Coming out as the end of a beginning


This morning on CTV’s Canada AM Kevin Newman, of Question Period fame, was promoting a very important segment on this weekend’s W5 program (Saturday at 7 p.m. ET) and, in the accompanying online article he wrote, “Coming out is toward the end of the process for our gay children” – when learning to accept it is just starting for parents. A very important insight, I thought, as I recalled my own process.

(This weekend’s W5 will not only include Newman’s gay son, Alex, but will focus on out gay athlete @ScottHeggart who I wrote about last spring.)

Kevin’s empathy and insights are quite remarkable, perhaps more so to any families who have not yet been faced with a child’s dramatic struggle towards self-acceptance, and “coming out (as) toward the end of the process for our gay children”.

By the time that I came out to my family in 1981, at the age of 21, I had been through a whirlwind of attempts to make peace with myself but, almost completely untethered and in the shadow of a traumatic childhood and adolescence, I had done so in the fog of abuse of alcohol and other drugs, and in a rampage of sexual activity at a time when HIV/AIDS was just beginning to permeate our collective conscience.  So much living before I could be sure enough to come out!  Notwithstanding the exceptionally loving acceptance of my family more than one reckless genie had been let out of the bottle.

As I look upon the rest of my life as recovery I am optimistic for the future of younger members of my community with helpful, empathetic media coverage and young role models and their families so willing to share their stories.

W5’s ‘OFFSIDE’ airs this Saturday at 7 p.m. ET on CTV, along with livechat at CTVNews.ca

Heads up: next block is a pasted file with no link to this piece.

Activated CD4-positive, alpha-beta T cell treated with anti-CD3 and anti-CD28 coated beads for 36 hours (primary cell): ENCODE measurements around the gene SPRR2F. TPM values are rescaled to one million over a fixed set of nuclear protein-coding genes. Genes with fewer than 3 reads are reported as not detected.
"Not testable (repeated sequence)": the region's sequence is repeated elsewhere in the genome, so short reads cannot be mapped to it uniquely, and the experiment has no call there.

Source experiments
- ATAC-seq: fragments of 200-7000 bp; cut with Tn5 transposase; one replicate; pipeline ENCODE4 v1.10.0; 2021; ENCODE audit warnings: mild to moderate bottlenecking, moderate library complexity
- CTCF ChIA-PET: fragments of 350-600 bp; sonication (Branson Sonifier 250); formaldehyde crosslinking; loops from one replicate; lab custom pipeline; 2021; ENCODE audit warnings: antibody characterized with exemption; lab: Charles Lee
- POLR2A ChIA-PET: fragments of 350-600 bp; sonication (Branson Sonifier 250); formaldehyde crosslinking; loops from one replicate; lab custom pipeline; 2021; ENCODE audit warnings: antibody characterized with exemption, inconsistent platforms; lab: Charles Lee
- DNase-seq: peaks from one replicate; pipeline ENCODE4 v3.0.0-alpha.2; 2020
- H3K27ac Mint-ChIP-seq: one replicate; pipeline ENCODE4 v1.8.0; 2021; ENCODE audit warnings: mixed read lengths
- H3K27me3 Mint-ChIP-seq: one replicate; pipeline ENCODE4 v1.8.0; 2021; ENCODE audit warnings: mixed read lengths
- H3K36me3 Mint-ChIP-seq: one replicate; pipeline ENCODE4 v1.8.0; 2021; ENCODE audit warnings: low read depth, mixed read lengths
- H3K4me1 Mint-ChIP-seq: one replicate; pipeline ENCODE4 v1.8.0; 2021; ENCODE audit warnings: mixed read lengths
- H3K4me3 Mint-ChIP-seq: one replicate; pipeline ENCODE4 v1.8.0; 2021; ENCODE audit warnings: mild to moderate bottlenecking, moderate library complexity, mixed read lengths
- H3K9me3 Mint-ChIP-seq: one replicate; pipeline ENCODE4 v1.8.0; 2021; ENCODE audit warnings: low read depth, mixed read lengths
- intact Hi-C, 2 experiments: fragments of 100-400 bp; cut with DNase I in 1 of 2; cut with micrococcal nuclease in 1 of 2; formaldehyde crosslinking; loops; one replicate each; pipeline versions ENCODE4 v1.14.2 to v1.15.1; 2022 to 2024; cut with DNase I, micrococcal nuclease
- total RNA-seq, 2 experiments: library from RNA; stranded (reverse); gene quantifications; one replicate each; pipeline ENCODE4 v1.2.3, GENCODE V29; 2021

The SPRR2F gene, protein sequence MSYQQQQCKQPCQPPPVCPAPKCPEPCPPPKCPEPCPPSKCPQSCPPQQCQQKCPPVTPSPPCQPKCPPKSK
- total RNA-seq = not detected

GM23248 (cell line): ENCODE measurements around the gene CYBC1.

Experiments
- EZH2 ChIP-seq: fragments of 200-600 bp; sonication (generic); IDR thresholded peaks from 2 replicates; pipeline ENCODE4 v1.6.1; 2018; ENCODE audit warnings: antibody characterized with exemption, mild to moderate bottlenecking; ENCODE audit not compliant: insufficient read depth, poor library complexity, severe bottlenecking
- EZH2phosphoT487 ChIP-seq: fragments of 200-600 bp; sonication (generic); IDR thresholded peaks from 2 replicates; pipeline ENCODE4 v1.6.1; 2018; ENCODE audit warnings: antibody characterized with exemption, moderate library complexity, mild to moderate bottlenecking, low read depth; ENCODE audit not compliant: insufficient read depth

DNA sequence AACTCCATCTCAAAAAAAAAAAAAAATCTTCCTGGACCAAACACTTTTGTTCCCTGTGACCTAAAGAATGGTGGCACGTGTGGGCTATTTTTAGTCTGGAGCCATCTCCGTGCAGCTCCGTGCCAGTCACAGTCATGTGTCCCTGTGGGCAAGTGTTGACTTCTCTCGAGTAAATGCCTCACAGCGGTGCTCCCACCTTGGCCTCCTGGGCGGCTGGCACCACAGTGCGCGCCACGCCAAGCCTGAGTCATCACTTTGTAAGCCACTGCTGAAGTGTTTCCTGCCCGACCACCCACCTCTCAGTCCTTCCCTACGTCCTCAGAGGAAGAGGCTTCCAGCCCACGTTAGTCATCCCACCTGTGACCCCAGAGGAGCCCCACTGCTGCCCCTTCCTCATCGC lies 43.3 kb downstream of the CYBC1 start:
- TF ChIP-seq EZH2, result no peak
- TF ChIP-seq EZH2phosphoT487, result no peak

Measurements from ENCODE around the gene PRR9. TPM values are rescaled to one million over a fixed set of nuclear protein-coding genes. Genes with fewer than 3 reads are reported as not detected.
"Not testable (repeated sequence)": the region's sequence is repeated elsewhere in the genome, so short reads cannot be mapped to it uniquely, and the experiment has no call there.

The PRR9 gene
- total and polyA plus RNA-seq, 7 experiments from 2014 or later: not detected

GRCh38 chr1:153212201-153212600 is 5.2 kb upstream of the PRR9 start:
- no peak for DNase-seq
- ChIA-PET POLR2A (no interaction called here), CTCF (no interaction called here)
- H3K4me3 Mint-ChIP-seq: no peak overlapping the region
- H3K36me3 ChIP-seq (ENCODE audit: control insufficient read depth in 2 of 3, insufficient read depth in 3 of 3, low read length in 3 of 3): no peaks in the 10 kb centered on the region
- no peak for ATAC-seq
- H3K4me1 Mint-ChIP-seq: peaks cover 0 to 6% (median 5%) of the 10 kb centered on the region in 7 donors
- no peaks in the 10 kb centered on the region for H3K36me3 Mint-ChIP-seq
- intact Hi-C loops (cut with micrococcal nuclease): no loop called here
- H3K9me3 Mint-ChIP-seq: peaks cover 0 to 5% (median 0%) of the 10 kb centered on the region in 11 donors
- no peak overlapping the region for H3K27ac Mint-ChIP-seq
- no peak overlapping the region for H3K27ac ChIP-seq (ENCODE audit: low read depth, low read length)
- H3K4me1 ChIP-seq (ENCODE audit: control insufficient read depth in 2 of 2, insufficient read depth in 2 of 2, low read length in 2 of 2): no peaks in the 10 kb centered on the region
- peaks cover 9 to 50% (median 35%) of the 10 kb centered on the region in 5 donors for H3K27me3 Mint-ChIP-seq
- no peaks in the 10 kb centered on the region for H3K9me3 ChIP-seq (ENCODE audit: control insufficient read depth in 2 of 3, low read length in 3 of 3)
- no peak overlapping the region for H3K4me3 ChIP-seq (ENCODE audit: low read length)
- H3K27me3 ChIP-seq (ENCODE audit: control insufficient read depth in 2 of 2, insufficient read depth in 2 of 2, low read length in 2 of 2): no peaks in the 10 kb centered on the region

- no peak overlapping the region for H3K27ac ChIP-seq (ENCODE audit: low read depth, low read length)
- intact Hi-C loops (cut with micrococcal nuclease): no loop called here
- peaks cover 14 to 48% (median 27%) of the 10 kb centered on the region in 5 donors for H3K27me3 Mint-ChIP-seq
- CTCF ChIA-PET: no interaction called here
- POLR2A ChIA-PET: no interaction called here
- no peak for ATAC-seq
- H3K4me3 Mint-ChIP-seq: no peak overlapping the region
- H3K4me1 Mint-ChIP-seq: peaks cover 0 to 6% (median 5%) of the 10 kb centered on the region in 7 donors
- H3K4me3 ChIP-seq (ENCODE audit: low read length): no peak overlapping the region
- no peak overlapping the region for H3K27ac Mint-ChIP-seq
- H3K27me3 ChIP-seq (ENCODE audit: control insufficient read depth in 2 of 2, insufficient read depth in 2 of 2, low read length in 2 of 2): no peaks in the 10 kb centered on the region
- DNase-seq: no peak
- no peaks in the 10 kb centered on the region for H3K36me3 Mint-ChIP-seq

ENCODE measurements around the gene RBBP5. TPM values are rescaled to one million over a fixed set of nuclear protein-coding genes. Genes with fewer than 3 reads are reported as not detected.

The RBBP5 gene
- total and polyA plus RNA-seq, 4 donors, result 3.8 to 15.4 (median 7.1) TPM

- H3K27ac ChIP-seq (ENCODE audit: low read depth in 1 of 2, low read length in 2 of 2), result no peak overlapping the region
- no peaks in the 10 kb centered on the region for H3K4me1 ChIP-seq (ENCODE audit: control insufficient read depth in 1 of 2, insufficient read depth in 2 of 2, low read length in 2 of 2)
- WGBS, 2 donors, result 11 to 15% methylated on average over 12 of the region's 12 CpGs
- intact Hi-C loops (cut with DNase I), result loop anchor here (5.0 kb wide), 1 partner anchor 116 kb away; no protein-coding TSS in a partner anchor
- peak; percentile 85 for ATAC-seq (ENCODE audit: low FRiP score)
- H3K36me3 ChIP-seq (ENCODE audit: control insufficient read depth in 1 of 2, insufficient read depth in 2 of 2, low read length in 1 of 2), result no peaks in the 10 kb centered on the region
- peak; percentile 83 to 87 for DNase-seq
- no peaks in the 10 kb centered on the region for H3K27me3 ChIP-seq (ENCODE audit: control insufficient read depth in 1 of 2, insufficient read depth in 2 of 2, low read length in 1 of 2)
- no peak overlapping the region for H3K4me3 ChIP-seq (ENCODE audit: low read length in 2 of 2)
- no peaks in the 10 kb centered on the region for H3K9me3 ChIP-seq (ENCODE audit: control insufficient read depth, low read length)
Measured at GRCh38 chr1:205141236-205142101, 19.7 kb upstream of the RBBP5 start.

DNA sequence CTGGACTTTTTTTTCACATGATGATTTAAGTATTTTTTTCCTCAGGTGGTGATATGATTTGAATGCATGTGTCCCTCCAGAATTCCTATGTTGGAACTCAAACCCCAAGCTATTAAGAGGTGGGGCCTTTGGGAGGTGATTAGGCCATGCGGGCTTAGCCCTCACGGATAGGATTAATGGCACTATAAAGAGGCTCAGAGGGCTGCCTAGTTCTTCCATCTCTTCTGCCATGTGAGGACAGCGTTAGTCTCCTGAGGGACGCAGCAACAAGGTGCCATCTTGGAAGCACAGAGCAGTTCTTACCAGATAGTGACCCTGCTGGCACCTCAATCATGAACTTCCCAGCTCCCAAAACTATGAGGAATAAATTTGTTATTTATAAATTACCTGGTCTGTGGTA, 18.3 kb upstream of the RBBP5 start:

For a young peoples’ video look at the history of the Tay Canal please click the link below, by which I mean…


this one!

I am so proud! Not that I had anything to do with this (and I didn’t) but because the video shows how the appreciation of Perth (Lanark County, Ontario, Canada) history is, and will continue to be, alive and well!

Congratulations to everyone, particularly the young people and their mentors, who made this possible.

Newspaper clipping from Mom: “A GAY JOCK TAKES OFF THE MASK”


It was on the front page of the Ottawa Citizen’s March 17 “Saturday Observer”  section.

The paper sat on a table beside Mom’s comfy chair, where she keeps anything she wants to pass along to me.  She knows that, like Jamie Hubley, whose passing touched me so deeply, hockey stories wouldn’t normally need to be on that pile.

Beneath the headline a full one-third of the page is a picture of a hockey goaltender, his mask flipped up on his head.  21-year old Scott Heggart looks confidently into the camera and smiles, his right hand holding one of the goal-posts.

The online version does not include what is, for me, a very moving picture of Scott and his family, including boyfriend Brock – a picture large enough to fully cover “above the fold” on the third page – sister, father, boyfriend, Scott, mother and brother.